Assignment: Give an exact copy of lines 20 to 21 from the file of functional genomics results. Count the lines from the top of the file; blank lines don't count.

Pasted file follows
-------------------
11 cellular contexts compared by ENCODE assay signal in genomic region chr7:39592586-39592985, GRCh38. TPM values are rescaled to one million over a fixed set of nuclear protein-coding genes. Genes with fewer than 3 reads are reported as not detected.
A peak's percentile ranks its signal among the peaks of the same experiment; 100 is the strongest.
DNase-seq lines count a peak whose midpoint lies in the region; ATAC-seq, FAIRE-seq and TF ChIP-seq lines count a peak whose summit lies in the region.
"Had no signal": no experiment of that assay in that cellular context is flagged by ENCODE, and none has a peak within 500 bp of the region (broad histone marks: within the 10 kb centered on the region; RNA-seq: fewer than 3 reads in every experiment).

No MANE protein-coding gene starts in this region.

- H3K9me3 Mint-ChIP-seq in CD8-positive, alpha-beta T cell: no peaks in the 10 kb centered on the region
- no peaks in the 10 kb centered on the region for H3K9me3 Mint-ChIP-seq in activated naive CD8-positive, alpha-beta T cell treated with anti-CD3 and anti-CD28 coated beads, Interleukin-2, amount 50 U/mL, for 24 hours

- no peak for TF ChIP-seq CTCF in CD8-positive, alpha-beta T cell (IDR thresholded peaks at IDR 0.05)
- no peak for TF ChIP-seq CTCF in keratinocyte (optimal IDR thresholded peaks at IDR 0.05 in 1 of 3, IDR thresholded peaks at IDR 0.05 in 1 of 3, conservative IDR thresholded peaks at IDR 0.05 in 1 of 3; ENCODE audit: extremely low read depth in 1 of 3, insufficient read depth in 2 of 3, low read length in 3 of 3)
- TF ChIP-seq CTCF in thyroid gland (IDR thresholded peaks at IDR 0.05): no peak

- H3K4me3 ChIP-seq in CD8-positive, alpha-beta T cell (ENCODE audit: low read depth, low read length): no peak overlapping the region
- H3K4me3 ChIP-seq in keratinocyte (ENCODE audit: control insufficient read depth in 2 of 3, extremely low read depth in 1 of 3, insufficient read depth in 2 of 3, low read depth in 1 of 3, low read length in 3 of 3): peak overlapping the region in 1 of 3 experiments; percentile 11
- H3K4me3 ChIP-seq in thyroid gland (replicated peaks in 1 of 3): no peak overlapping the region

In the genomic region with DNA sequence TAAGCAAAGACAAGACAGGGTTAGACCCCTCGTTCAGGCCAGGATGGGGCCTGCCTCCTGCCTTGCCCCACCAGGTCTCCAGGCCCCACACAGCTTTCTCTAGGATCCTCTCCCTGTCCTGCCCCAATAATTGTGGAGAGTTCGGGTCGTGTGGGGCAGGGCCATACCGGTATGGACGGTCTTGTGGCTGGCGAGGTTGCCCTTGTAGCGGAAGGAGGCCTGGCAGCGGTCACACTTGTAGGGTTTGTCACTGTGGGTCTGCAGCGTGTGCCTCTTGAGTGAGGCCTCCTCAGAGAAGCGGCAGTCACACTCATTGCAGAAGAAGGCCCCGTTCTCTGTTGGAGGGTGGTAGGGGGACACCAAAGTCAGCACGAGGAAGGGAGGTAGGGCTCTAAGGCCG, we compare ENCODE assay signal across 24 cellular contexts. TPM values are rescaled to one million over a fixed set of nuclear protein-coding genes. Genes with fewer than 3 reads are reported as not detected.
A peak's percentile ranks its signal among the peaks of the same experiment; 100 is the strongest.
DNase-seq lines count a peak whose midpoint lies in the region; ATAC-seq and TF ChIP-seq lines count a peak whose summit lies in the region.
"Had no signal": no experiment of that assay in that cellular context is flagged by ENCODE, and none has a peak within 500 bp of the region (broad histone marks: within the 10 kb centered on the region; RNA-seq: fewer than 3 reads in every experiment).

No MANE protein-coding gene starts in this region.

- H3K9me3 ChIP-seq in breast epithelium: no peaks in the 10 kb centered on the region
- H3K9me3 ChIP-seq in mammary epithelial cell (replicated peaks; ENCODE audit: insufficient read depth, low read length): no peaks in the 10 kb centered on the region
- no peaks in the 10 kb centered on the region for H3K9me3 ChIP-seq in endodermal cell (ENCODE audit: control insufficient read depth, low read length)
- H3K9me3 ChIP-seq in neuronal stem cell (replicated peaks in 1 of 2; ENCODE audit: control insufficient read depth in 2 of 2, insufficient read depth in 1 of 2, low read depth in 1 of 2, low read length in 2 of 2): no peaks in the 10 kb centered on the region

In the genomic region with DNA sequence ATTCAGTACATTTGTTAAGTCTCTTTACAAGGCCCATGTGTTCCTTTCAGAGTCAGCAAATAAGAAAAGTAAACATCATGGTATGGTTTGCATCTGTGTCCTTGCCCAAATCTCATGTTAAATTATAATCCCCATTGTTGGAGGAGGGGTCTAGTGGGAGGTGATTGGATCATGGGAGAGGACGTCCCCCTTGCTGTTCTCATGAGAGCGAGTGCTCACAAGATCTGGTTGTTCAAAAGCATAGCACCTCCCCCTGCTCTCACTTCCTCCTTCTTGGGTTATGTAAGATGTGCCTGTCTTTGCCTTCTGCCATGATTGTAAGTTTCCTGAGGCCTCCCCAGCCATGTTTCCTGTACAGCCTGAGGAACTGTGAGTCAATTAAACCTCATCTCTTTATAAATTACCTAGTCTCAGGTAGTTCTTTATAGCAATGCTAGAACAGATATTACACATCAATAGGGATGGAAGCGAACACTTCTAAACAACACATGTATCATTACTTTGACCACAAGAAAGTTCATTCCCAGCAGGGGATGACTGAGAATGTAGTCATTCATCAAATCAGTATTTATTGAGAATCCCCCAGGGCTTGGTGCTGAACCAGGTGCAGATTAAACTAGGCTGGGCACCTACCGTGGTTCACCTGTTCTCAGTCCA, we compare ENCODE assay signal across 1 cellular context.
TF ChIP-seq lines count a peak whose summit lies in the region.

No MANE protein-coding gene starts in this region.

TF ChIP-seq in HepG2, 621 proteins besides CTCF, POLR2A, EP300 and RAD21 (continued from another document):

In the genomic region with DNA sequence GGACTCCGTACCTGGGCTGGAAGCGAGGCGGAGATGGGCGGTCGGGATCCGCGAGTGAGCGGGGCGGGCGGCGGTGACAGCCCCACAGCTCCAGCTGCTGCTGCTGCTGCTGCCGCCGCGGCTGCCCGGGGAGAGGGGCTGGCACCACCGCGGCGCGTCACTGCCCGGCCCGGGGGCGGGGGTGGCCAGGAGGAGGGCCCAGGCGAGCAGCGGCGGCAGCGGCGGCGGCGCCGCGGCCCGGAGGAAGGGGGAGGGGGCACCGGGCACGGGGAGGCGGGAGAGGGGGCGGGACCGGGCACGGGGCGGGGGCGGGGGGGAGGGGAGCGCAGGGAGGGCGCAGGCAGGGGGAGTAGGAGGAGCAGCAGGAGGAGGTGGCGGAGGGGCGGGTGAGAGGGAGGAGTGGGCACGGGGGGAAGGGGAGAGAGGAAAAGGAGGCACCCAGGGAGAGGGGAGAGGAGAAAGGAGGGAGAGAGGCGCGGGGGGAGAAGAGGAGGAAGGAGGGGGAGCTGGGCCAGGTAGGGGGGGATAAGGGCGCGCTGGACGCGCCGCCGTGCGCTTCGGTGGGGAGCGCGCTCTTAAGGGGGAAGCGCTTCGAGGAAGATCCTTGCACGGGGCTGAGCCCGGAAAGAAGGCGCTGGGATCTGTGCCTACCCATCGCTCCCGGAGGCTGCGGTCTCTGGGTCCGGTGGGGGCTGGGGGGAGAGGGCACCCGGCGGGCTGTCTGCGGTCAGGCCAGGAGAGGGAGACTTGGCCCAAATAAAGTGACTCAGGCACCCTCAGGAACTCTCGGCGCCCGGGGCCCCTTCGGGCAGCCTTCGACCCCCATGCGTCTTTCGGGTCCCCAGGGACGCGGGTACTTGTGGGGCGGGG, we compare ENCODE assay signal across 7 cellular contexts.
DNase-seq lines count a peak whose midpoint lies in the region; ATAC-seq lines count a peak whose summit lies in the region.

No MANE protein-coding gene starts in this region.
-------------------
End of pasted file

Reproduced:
- H3K9me3 ChIP-seq in mammary epithelial cell (replicated peaks; ENCODE audit: insufficient read depth, low read length): no peaks in the 10 kb centered on the region
- no peaks in the 10 kb centered on the region for H3K9me3 ChIP-seq in endodermal cell (ENCODE audit: control insufficient read depth, low read length)